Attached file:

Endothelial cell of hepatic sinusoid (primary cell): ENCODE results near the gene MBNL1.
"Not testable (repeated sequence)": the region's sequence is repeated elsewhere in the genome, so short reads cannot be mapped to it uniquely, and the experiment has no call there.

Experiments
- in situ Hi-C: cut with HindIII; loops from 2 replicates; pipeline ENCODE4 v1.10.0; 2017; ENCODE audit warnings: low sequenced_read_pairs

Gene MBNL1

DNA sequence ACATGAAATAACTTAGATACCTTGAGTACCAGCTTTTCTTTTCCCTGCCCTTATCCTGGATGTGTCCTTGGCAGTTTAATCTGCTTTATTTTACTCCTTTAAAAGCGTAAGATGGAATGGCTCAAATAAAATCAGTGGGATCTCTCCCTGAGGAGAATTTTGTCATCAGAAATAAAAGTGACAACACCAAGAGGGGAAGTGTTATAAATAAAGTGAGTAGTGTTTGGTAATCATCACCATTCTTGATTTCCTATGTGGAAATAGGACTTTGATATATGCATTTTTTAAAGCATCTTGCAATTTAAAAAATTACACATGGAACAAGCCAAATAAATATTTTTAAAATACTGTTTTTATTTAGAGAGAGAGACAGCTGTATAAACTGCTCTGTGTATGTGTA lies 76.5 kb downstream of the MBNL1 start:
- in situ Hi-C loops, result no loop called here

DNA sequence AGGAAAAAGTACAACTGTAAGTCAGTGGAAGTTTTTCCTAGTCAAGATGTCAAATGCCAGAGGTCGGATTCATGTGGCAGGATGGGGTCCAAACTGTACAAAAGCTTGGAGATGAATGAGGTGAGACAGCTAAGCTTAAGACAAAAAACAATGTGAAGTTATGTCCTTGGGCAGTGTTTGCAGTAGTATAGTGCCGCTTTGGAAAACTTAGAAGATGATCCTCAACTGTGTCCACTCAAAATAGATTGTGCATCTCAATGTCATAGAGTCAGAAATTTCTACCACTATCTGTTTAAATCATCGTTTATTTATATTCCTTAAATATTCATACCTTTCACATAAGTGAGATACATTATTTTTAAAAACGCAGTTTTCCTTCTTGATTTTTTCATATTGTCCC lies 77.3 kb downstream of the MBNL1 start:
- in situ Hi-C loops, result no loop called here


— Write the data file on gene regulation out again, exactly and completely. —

Endothelial cell of hepatic sinusoid (primary cell): ENCODE results near the gene MBNL1.
"Not testable (repeated sequence)": the region's sequence is repeated elsewhere in the genome, so short reads cannot be mapped to it uniquely, and the experiment has no call there.

Experiments
- in situ Hi-C: cut with HindIII; loops from 2 replicates; pipeline ENCODE4 v1.10.0; 2017; ENCODE audit warnings: low sequenced_read_pairs

Gene MBNL1

DNA sequence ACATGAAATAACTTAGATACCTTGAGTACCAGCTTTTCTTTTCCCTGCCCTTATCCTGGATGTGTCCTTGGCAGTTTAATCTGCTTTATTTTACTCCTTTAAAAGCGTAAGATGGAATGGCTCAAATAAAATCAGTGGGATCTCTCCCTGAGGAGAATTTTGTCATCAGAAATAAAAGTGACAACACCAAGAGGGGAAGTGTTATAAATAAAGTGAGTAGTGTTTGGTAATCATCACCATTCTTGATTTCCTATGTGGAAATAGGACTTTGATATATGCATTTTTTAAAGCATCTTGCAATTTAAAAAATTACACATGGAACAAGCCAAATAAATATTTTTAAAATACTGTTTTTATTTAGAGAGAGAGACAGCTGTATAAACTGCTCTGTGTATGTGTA lies 76.5 kb downstream of the MBNL1 start:
- in situ Hi-C loops, result no loop called here

DNA sequence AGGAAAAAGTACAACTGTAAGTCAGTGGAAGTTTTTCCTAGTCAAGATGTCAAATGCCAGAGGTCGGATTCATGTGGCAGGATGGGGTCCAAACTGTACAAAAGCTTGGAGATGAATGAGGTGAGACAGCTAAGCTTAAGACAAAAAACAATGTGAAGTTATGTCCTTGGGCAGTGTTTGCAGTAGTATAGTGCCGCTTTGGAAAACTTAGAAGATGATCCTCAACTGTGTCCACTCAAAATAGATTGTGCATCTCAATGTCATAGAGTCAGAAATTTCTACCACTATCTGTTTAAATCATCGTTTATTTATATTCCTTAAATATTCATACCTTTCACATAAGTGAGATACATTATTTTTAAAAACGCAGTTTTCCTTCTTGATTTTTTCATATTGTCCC lies 77.3 kb downstream of the MBNL1 start:
- in situ Hi-C loops, result no loop called here